A new Jaguar?

A new Jaguar arrives none too often and its day of eventual delivery could only be described, as “an event” as James May often enunciates. It didn’t matter that one hack dinged the diesel XF (that I had reserved) in Scotland as it was replaced with the most expensive version, a ÂŁ53,753 V8 twin-supercharger!

I reckon that Willy Lyons would have wept had he known that Tata Motors of India now owns the company but may have given a silent, appreciatory nod at the look of the new XF. The styling is relatively fresh, whilst retaining some walnut veneer and at last, the design team has had the confidence to break the mould of retro-designs which inhibited the XF’s predecessor, the S-type, and continues in my view to do so with the rest of the ‘range’, small as it is.

There are many visual cues here, from the taut Astonesque rear to the wide grille that reminds us of Jaguar’s racing heritage. The flare that fades from around the main headlight should remain but could be doubled to surround the foglight as this is a Jaguar gene, and the XF is no crossbreed. The bonnet is confused and incoherent, with too many lines which don’t marry well with the rest of the car’s “design language”; a contrast to Chris Bangle’s controversial ‘Flame’ design which adorns all BMW models and has proven, despite the initial scepticism to be highly profitable.

Jaguar’s aim, with those television adverts, is to attract a younger audience to break away from its predictable, staid image. It has worked, with Jaguar posting its first profit in over ten years as it was being sold, thanks to the XF.

XF interior

Inside, a shiny steel centre console echoes 1950’s Detroit decadence and covers the rising, rotating gear control and electro-magnetic handbrake that eliminates any physical effort. Textured, metallic plating, similar to that found on my kitchen sink continues this theme on the dashboard and confirms that this is rungs up in quality and substance from the S-type. One gripe that I’ve had with Jaguar as a manufacturer is bonnet misalignment, from a 5mm rise my Boss’ XJ to uneven gaps around the clamshell bonnet of X-types that I’d tested. The XF heals this scar though, with only a slight difference in symmetry between the windscreen pillar’s spacings but I’m distracted from my examination by the pulsating hue of the start-stop button, emulating the rhythm of my increasing heartbeat.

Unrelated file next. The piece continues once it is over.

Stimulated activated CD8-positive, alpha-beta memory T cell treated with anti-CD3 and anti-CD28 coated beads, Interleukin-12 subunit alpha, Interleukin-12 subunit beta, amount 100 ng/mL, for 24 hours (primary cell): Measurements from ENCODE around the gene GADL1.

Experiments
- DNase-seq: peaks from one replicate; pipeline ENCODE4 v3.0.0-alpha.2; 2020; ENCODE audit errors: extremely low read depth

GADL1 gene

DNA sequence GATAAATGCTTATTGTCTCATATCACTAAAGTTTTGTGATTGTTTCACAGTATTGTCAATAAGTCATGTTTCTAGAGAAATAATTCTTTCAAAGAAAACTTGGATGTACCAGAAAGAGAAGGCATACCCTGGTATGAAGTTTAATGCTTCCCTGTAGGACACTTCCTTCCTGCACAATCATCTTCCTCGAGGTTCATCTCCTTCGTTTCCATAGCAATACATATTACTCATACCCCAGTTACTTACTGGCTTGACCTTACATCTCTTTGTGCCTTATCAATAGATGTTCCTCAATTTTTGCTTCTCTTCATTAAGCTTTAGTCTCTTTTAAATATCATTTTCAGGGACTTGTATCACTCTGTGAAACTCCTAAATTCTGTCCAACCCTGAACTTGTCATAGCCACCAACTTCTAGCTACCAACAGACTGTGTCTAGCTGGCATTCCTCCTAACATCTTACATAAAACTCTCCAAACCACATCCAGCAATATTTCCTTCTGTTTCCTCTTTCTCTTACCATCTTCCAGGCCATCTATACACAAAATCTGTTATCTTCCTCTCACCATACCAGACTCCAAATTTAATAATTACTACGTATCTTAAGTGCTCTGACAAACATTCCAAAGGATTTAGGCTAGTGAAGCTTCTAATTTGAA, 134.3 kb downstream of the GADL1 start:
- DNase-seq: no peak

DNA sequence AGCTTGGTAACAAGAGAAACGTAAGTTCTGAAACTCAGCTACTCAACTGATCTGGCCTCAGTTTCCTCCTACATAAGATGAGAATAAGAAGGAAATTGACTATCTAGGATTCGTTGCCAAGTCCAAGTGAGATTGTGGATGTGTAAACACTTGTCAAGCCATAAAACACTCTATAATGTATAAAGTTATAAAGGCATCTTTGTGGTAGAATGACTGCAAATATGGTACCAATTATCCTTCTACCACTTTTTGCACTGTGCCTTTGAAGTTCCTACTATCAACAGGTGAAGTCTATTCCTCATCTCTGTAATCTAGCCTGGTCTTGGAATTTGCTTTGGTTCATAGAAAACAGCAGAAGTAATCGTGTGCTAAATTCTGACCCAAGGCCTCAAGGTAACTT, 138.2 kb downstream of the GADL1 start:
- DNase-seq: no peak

I remember mistakenly mocking Russell Bray, motoring correspondent for the Daily Mail, for wearing a pair of blue racing shoes whilst testing at Castle Coombe as I realised that the rear wheels will squeal if you can’t feel the throttle pedal through your footwear. You have to dress for the occasion…as your head bolts back into the rest and the rev and speedometer needles dance in conjunction and then move independently, as you focus your glare on the road ahead to plan your line. I sought to explore the SV8 as it’s known, around Goyt Valley in the twilight of the Peak District on desolate, damp B-roads to find its limit as the superchargers whined to voice their fury. It reacts quicker than the old S-type R and is leashed using hints of throttle control and ‘covering the brake’, when my bravery evaded me. I drove this car and the only oil-burner available in the XF, the 2.7 diesel, which felt underpowered, at Millbrook proving ground, Bedfordshire and discovered the lack of feel of the wheels through the steering, especially on bendy roads with coarse surfaces. Obviously, the SV8 has tauter suspension that will absorb bounce on a rise but everything feels too light, especially up front, and whilst I didn’t experience any understeer, I didn’t feel that I could push through any harder without firstly making a sign of the cross. At around town, the steering adjusts so its heavier but you get the sensation of a weighty pendulum tied to its centre that tries to keep it there; I almost stopped the car to check whether one of the tyres had deflated, such was the feeling of numbness at low speeds. This is my main criticism, as this V8, that was used in the S-Type R is a great engine that suits the body of the XF perfectly. It’ll kick its leg out slightly exiting a roundabout on full acceleration from those rotor-type superchargers, driven by the crankshaft, which will pull you from 2000rpm and beyond up to a curtailed 155mph.